Hundreds of people are missing and feared dead after boats carrying about 400 African migrants capsized near Yemen on Saturday, the UN says. At least a dozen bodies have washed ashore in Yemen, said Laila Nassif, who heads the United Nations High Commission for Refugees office in the coastal city of Aden.
It is a big Gulf out there. Even with all the naval and commercial shipping activity, it can be that nobody was around when the accident happened.
Bills of lading has a great summary on cargoship cigarette facilitation payoffs:
I believe a progressive shipping company should actually promulgate among the whole fleet, the average number of Marlboros dispensed out in the ports worldwide. This would give the master of the ship arriving at a port for the first time, a pretty fair idea about what faces him when the gangway touches the Jetty. For example over the last couple of years, I have had experiences ranging from a couple of cartons in the US to a personal record of 58 Cartons in Ukraine. Of course that is exempting the revered continent of Africa, which is governed by a different set of economic laws of its own. The last time I was in Togo, the agent offered to sell back to me my own cartons of Marlboros for 10 USD so that I could again give it back to him, a second time. The economics for this are a bit tedious and disinterested parties might want to skip the next paragraph.
To this day I remember the Suez Canal pilot who has handed Salem cigarettes. He was not only pissed off that he didn’t get Marlboros, but he just would not believe that they were American cigarettes. I have never in my life seen anything like arriving at the Suez Canal. Even the pilot boat was demanding that cigarettes be tossed down to them. The pilot kept it at dead slow as we were assaulted with about 15 Government officials taking the Captain and Second Mate’s attention. The Chief Mate was overseeing the lifting of the required lineboats. The Third Mate manned the gangway, ensuring that it was kept raised as various boats came by demanding that it be lowered to permit the boarding of various merchants/persons of opportunity. This after one of the lineboat crewmen rushed forward to the gangway and started lowering it to let on his buddies on once his lineboat was brought aboard!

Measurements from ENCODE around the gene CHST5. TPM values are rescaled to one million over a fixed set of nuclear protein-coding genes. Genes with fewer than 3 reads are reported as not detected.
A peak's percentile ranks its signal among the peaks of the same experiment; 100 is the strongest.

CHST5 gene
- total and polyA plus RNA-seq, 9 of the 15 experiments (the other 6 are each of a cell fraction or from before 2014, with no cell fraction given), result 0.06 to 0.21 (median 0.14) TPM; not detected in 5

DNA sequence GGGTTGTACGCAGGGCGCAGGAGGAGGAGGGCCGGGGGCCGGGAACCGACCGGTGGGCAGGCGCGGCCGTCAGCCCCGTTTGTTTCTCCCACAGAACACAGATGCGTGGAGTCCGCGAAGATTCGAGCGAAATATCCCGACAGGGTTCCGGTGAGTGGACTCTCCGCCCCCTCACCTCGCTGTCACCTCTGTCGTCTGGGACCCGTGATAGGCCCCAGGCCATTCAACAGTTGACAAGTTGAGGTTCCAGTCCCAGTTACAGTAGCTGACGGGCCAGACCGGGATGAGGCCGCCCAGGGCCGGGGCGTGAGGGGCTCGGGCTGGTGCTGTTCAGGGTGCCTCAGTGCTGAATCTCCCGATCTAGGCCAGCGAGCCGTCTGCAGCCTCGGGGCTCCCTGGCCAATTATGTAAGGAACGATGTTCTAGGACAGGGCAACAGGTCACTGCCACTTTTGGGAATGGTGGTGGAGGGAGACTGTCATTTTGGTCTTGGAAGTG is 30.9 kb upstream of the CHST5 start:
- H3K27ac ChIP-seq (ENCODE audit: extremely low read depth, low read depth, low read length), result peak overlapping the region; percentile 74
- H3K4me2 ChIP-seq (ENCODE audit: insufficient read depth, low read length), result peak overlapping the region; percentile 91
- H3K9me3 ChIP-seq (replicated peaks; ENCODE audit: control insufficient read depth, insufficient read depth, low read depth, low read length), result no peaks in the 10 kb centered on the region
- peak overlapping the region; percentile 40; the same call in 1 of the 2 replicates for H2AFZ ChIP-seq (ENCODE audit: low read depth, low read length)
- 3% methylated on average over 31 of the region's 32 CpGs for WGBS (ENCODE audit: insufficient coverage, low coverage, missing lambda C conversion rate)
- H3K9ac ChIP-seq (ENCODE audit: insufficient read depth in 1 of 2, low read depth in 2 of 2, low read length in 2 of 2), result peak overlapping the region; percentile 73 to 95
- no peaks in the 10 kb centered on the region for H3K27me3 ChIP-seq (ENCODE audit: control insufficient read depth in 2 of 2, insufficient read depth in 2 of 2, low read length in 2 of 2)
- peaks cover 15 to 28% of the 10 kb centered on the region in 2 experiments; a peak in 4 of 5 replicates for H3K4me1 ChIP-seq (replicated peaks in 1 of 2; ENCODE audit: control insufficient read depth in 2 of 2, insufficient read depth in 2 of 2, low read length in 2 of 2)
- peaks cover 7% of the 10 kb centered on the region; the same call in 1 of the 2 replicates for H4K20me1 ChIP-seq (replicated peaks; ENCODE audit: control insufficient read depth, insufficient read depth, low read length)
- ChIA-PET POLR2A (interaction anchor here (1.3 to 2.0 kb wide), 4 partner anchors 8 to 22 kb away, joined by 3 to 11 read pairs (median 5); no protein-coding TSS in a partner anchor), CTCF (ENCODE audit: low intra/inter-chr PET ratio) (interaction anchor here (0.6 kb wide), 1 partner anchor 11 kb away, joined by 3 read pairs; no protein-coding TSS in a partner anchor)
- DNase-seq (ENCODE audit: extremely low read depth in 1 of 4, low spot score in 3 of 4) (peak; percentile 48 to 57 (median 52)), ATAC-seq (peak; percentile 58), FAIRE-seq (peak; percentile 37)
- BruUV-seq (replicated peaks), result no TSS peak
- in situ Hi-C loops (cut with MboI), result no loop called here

MarineBuzz has “Weekend View: Somali Pirate Attack Summary Map for 2008 by UNOSAT” and “10 Ways to Stop Marine Debris“.
Lloyd’s List has “Russian vessel loses cargo in storms off UK“. It is a timber of cargo. The ship is the SINEGORSK.
Lloyd’s List Newsroom Blog has Indian Shippers calling for market protection as they lose their financial advantage in “Cuts both ways“.
BBC News has “Thais hold more migrants amid row“.
The commander of the military units responsible for dealing with asylum-seekers has denied the accusations.
However, testimony from exhausted and dehydrated survivors who have reached the Andaman Islands or Indonesia’s Aceh province over the past week describes brutal treatment at the hands of the Thai security forces.
They say they were detained on an offshore island, then pushed onto boats without engines, and with their hands tied. They say many of the asylum-seekers died trying to swim back to land.
Privately, some Thai military and police sources have admitted to the BBC that this has been happening – they say the escalating numbers of Rohingyas reaching Thailand from Burma or Bangladesh are seen as a security risk, because of fears they may include Islamic militants.
The reason they disable their engines, they say, is to prevent them trying to come back to Thailand.
Of course by disabling their engines, they can’t go back to anywhere. Interesting that migrants get treated worse than pirates. This doesn’t say much good about the Thai Navy either. Then again, this is a good incentive for everyone to give them lots of seaway.